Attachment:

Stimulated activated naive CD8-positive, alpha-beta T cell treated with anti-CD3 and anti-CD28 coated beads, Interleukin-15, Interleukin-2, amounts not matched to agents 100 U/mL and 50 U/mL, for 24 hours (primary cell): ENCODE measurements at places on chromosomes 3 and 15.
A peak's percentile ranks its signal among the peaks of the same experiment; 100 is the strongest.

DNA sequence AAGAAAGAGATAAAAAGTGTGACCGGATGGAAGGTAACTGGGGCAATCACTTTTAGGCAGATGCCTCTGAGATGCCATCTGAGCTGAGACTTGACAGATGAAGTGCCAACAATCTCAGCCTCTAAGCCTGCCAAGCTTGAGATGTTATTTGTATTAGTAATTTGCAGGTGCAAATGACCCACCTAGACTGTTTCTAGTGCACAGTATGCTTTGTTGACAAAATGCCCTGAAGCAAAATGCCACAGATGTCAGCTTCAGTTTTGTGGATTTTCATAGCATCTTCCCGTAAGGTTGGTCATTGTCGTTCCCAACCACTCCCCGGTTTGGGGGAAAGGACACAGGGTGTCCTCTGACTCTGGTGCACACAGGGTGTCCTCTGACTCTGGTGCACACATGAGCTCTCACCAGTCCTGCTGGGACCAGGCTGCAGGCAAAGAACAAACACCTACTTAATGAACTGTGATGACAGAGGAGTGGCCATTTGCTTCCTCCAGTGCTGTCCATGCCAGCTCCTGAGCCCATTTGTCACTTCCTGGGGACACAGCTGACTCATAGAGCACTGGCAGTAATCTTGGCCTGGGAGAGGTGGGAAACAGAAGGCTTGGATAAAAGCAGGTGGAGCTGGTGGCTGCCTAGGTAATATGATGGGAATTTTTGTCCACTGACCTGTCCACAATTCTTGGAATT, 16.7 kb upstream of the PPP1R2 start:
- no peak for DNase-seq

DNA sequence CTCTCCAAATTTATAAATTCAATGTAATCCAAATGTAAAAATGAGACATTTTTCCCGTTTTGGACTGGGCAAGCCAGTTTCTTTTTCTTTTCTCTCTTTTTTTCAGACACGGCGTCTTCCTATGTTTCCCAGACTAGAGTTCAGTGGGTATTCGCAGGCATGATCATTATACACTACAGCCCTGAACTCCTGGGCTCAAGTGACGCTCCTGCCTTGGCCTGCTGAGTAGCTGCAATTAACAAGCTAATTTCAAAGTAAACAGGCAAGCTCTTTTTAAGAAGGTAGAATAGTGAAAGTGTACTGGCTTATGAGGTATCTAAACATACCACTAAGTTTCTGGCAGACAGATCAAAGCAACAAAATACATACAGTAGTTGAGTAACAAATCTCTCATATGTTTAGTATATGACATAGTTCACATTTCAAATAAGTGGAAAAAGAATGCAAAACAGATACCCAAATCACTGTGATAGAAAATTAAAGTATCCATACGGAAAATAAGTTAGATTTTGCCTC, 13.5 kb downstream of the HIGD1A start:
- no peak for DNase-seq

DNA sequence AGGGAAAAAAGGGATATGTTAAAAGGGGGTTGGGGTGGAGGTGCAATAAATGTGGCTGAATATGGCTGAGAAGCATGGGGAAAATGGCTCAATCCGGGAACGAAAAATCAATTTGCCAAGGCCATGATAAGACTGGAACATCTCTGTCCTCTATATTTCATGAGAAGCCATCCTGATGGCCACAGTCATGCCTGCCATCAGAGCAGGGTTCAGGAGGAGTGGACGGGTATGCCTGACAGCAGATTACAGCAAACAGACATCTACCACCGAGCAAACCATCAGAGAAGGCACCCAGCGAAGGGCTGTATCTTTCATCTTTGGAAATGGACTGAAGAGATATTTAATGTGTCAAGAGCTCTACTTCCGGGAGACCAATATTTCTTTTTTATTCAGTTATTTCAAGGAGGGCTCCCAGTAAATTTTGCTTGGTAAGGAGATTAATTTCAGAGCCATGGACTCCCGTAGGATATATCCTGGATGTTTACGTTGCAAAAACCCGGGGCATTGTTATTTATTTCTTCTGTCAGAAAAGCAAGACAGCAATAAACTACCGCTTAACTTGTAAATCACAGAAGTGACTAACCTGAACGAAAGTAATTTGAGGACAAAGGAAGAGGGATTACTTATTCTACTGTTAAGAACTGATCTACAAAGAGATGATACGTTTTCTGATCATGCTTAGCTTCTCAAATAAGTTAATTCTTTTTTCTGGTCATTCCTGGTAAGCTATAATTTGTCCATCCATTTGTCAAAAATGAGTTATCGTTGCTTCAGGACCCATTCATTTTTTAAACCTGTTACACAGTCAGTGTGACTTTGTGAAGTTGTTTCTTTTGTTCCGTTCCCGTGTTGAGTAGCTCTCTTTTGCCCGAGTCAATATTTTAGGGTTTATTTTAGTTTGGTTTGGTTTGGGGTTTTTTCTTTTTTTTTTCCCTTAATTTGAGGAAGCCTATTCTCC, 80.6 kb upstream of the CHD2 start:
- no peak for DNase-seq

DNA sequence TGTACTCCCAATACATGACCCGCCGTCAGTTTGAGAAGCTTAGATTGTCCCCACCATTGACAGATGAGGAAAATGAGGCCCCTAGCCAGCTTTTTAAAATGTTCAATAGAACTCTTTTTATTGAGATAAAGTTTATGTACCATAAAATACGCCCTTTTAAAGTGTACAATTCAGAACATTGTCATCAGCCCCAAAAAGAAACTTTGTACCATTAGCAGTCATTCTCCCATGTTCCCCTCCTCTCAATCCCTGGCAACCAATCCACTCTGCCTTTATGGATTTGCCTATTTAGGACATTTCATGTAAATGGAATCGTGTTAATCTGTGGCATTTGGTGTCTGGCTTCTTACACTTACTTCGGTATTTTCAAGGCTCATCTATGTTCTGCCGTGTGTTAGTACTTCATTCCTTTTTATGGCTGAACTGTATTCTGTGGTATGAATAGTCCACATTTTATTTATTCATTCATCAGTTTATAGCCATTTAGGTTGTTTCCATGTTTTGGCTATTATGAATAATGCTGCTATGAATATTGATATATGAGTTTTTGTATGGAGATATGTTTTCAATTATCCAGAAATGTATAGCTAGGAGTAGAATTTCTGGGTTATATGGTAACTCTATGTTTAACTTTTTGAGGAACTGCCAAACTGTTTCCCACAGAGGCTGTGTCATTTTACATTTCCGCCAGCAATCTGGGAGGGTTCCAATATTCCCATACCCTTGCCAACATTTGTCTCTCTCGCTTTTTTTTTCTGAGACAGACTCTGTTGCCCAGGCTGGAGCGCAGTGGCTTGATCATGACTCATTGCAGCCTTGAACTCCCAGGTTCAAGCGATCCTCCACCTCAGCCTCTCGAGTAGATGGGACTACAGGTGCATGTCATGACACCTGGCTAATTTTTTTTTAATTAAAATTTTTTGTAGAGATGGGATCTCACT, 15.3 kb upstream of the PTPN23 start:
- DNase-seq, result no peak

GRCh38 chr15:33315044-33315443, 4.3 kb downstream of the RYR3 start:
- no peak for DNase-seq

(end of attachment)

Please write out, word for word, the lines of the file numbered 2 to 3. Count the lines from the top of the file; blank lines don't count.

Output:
A peak's percentile ranks its signal among the peaks of the same experiment; 100 is the strongest.

DNA sequence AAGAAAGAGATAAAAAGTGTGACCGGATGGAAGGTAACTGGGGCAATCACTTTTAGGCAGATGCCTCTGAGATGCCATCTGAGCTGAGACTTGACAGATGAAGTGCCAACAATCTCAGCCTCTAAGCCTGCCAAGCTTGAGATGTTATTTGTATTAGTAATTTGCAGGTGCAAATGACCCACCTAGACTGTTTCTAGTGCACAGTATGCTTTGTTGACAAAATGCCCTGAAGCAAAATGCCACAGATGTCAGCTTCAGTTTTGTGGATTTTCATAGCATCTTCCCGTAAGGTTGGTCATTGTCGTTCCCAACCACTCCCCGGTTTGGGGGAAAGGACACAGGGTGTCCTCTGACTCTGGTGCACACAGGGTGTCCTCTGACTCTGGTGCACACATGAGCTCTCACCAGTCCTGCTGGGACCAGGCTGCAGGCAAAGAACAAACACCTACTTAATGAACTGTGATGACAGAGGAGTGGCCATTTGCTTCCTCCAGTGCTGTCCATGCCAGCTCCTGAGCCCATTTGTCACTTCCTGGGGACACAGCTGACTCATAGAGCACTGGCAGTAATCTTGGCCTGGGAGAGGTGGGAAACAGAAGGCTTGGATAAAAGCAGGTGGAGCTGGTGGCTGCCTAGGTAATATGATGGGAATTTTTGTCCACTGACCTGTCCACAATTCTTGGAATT, 16.7 kb upstream of the PPP1R2 start: